View from The Hill

View from The Hill

The Queensland poll will test Clive Palmer’s chutzpah

PUP leader Clive Palmer is looking at a potentially difficult year. AAP/Alan Porritt

When Tony Abbott was asked on Friday whether he’d consider stepping aside for Julie Bishop or Malcolm Turnbull – both of whom are more popular than he is – the Prime Minister defaulted to chutzpah.

Abbott was thrilled to have such strong colleagues, he said, adding that “one of the reasons why so many members of the team are able to perform so well is because they have got a very good captain”.

Not a very diplomatic remark in the circumstances perhaps, when his backbenchers are looking for a touch of humility.

It sounded more like the sort of thing Clive Palmer might say.

Like Abbott, at the start of 2015 Palmer is looking at a potentially difficult year. If Saturday night in Queensland is set to bring bad news for the Liberals, it’s unlikely to be a bunch of laughs for the Palmer United Party either.

Queensland is Palmer’s base; the state election was hoped to be a high point for his Palmer United Party (PUP). In July, ReachTEL had PUP on more than 15%, but on January 20 it was down to 5.2%.

ABC election analyst Antony Green describes PUP as “largely a fizzer in this election. Late last year you would have given them a reasonable chance of reaching double figures with their vote. But they will be lucky to get half of that now, and will get no seats.”

PUP’s statewide vote will of course be reduced by the fact it is contesting only some 50 of the 89 seats.

It’s been seen as an unimpressive PUP campaign. Palmer himself missed its launch due to illness. The party’s state leader, John Bjelke-Petersen (son of Joh), is new to the job and was on holidays when the snap election was called. Many of the candidates have some personal connection to Palmer (the wife of PUP senator Glenn Lazarus is running), inviting criticism that he’s rounded up friends and associates. The wide advertising blitz of the federal election hasn’t been replicated. The Senate inquiry into the Queensland state government that PUP had set up in the hope of getting some electoral advantage turned into a farce.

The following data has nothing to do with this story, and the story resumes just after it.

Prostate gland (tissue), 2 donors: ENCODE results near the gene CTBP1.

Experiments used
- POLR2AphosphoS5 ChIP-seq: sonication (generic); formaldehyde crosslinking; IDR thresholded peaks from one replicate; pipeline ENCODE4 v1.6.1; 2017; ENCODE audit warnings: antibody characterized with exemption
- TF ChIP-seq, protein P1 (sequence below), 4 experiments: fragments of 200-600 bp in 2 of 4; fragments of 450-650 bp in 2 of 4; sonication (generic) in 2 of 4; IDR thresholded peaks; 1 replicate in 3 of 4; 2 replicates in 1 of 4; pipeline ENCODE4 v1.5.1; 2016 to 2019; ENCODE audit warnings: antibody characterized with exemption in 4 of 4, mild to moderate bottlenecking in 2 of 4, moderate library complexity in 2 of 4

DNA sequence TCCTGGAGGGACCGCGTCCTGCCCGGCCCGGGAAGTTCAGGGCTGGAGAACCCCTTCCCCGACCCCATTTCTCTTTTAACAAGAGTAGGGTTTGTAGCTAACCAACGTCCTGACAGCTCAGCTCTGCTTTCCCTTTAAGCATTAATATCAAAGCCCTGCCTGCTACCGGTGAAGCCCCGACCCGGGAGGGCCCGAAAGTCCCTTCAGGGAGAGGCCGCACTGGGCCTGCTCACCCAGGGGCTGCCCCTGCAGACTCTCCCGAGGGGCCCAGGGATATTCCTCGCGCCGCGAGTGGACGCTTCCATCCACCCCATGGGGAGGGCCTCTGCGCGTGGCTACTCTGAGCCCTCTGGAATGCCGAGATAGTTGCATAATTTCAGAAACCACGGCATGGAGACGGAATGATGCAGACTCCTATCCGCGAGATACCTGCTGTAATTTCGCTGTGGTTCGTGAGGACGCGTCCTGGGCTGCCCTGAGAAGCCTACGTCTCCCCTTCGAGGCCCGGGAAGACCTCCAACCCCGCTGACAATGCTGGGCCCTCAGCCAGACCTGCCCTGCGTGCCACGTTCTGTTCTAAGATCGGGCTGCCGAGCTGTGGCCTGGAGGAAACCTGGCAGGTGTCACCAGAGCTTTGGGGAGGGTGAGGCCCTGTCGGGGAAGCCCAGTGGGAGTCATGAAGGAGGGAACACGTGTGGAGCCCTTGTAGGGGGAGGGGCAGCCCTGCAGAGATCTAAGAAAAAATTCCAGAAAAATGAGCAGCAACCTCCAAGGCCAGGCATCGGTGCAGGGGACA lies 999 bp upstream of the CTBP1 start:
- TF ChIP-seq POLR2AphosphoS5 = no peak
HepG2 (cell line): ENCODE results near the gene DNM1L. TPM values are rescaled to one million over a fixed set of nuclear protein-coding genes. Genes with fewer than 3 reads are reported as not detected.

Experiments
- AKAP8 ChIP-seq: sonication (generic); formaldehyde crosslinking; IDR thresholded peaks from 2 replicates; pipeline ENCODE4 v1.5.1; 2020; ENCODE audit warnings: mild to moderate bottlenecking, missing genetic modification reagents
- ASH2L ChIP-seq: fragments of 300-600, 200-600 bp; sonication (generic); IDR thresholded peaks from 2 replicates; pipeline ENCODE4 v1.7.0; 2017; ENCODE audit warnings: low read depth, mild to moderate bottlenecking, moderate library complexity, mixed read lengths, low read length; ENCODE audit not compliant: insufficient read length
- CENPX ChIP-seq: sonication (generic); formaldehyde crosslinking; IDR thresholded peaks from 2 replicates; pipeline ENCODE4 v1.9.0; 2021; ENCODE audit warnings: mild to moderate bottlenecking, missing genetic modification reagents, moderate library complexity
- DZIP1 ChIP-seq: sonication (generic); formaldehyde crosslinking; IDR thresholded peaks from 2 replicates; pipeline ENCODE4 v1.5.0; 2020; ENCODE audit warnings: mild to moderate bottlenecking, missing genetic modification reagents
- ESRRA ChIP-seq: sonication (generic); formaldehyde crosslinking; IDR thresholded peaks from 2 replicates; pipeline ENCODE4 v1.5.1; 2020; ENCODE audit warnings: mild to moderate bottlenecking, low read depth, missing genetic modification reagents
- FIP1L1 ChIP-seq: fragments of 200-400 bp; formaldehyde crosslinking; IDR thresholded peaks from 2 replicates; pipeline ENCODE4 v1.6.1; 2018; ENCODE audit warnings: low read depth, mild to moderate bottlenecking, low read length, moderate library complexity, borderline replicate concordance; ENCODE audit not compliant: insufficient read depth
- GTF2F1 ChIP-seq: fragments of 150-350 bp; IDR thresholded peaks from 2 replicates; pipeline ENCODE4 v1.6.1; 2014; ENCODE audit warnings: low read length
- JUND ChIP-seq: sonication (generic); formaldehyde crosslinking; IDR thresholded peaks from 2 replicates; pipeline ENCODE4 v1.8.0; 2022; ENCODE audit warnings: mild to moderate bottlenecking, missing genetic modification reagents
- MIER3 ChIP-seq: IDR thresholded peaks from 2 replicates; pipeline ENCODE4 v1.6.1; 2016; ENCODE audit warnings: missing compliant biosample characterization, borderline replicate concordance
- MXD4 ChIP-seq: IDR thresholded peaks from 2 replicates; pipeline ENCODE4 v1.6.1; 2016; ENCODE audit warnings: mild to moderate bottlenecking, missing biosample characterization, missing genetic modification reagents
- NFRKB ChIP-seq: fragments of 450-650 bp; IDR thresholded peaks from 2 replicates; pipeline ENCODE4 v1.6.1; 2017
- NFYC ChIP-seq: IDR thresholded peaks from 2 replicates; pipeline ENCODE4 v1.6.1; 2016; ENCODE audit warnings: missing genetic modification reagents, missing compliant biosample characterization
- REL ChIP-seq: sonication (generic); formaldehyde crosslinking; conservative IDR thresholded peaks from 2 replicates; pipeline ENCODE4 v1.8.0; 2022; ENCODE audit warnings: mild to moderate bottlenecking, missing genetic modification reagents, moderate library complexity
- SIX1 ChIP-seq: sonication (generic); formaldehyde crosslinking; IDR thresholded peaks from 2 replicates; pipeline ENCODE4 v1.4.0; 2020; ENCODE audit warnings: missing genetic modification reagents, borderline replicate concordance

Palmer himself insists everything is hunky dory. “We think we will take some seats and have the balance of power to guarantee there will be no asset sales,” he tells The Conversation on Friday. He predicts a Liberal National Party loss, but doesn’t trust Labor not to try to divest assets, notwithstanding that preserving public ownership is at the core of the ALP campaign.

Palmer says PUP has done more advertising in regional areas than in the federal election but hasn’t undertaken much in Brisbane where it is running only seven candidates. In the federal election it contested all seats.

Where would a demonstration that the PUP bubble has burst leave Palmer? Still powerful, but with a greater prospect that power will be eroded, adding to the Senate’s volatility.

PUP now has two senators, Glenn Lazarus and Dio Wang, rather than its original three. Last year senator Jacqui Lambie defected to become an independent. She remains in contact with Palmer, however, and voted with PUP against the universities deregulation package before Christmas.

The alliance with Motoring Enthusiast Party’s Ricky Muir remains in place but is not guaranteed on every vote.

On a good day, when Muir sticks, PUP continues to command a deciding three votes. The government needs six of eight crossbenchers to pass legislation opposed by Labor and the Greens.

While Muir is still allied, one would expect he’ll increasingly act more independently as he gains in confidence and experience. He switched from voting with PUP to voting against it on the crucial financial advice issue last year.

Lazarus, PUP’s Senate leader, will remain solid. There is periodic speculation about Dio Wang’s position on the universities package but he is also very loyal to Palmer. Of the two PUPs, he seems the more likely to eventually show greater independence.

Palmer on Friday reaffirmed PUP’s opposition to the university changes, regardless of the desperate efforts Education Minister Christopher Pyne will make to get the legislation through with further compromises. Palmer says he is “absolutely confident” that Wang will stay firm, and adds that he thinks Muir, who voted with the government for the second reading, will change next time the Senate considers the issue.

Asked whether his authority will take a knock if the pundits are right and Queensland brings him no seats, Palmer says, “No. Politics is about mathematics”. PUP will gain more senators next time, he says, “and have the balance of power for the next 12 years”.

When it comes to chutzpah, Clive will never be beaten.